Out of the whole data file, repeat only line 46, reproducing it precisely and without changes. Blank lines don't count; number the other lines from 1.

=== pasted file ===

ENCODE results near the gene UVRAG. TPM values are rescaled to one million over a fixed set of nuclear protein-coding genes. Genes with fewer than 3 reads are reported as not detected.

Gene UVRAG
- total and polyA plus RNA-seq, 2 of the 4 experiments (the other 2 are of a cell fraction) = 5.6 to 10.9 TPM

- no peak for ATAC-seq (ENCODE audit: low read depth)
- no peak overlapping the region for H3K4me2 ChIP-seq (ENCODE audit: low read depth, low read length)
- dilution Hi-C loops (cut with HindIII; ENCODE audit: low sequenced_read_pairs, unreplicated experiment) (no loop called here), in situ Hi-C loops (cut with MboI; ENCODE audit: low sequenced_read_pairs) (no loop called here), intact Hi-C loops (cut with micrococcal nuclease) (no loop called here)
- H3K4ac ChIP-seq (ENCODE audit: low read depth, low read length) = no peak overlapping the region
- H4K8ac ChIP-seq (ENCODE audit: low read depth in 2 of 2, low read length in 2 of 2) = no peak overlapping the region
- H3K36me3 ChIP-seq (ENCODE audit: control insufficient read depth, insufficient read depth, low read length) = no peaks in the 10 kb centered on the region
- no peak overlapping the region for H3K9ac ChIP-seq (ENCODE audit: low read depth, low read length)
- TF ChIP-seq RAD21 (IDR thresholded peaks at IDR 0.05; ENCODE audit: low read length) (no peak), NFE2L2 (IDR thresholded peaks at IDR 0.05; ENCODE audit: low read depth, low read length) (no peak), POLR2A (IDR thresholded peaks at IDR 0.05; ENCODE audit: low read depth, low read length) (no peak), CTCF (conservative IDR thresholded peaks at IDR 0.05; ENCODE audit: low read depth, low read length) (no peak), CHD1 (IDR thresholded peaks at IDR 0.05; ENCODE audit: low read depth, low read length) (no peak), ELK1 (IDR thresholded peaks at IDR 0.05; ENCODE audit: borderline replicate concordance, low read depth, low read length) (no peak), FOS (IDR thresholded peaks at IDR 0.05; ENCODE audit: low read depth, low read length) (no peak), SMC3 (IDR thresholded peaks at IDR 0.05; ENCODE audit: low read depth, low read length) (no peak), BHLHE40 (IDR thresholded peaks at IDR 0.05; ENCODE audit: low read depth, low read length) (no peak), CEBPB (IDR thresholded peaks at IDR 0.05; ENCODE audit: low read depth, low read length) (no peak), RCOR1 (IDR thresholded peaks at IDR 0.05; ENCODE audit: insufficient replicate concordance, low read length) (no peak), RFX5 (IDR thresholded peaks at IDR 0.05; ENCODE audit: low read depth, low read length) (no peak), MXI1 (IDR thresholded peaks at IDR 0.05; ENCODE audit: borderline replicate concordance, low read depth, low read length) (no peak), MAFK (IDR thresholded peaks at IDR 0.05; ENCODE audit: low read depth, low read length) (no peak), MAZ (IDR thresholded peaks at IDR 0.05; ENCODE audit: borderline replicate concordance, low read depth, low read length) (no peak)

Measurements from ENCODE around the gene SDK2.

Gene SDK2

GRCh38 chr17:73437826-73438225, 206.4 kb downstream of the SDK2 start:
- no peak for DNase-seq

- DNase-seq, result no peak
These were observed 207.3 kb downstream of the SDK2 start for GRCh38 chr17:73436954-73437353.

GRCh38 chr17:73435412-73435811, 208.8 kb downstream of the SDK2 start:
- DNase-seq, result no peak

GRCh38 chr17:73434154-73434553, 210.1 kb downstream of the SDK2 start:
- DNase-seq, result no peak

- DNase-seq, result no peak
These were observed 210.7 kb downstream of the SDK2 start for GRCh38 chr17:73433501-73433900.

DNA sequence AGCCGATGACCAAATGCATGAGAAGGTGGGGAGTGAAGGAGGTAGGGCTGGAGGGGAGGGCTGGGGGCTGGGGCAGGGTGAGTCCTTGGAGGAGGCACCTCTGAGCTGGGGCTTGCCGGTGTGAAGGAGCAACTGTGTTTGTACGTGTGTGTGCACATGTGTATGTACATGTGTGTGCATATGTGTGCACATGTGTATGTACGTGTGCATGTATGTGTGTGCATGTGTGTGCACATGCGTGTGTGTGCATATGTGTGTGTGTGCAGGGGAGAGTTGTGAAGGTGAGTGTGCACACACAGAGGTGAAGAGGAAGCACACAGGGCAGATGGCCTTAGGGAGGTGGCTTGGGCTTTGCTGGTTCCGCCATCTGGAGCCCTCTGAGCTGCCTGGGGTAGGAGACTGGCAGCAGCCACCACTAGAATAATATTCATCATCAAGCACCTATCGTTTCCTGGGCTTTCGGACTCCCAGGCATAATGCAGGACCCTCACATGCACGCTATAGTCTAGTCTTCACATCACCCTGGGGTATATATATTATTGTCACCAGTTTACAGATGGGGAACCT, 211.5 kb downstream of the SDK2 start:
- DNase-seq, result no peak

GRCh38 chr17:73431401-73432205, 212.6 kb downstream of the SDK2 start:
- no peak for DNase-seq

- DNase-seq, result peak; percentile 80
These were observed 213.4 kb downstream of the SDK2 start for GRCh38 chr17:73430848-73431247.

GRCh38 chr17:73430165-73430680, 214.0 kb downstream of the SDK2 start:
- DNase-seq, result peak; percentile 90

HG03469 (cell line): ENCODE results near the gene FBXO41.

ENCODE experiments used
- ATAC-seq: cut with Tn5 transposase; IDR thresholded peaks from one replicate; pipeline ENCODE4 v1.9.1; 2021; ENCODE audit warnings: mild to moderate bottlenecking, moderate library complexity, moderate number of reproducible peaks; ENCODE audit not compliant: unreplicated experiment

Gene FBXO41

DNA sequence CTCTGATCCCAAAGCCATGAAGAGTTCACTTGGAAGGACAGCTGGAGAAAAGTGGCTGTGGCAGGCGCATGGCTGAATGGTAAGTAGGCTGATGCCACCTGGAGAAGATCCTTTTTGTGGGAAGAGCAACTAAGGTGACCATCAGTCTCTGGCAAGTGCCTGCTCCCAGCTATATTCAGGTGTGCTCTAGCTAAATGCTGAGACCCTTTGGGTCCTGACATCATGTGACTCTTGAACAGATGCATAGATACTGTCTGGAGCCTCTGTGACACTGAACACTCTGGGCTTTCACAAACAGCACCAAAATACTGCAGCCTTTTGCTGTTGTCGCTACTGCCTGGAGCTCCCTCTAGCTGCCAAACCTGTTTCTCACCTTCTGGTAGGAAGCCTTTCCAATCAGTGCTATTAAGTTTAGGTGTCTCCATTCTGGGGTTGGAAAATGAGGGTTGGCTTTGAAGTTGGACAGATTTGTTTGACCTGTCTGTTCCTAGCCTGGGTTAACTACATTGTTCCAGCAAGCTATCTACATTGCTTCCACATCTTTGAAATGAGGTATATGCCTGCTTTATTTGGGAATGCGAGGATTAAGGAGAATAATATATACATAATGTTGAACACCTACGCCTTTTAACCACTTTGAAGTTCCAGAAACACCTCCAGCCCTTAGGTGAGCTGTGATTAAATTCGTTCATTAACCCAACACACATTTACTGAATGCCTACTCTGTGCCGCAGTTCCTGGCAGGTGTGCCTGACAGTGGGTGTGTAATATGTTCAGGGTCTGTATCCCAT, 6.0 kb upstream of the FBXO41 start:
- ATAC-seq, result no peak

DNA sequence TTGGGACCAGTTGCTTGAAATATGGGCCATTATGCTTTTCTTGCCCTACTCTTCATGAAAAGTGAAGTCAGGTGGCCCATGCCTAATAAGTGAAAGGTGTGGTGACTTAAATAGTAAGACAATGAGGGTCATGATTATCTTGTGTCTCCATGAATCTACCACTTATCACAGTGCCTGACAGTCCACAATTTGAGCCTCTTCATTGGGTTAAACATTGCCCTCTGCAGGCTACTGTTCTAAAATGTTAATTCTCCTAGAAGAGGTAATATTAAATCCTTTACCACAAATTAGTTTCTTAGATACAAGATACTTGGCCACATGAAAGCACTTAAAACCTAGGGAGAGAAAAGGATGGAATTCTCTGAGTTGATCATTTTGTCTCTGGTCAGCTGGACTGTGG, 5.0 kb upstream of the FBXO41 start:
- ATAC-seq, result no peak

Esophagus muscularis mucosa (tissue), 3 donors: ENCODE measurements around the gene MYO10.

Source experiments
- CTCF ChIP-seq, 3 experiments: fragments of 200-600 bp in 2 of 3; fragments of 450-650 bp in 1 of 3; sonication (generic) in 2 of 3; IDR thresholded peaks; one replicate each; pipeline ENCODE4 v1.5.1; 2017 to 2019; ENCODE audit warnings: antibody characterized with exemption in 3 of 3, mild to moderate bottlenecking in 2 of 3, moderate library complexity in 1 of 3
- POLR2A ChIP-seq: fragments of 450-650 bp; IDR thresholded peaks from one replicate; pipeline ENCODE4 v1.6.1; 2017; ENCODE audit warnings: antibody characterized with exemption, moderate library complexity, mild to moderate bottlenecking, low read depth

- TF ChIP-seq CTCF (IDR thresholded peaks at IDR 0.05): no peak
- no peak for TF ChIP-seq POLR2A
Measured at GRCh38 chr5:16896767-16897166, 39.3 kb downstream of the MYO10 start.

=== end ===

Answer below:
Measured at GRCh38 chr5:16896767-16897166, 39.3 kb downstream of the MYO10 start.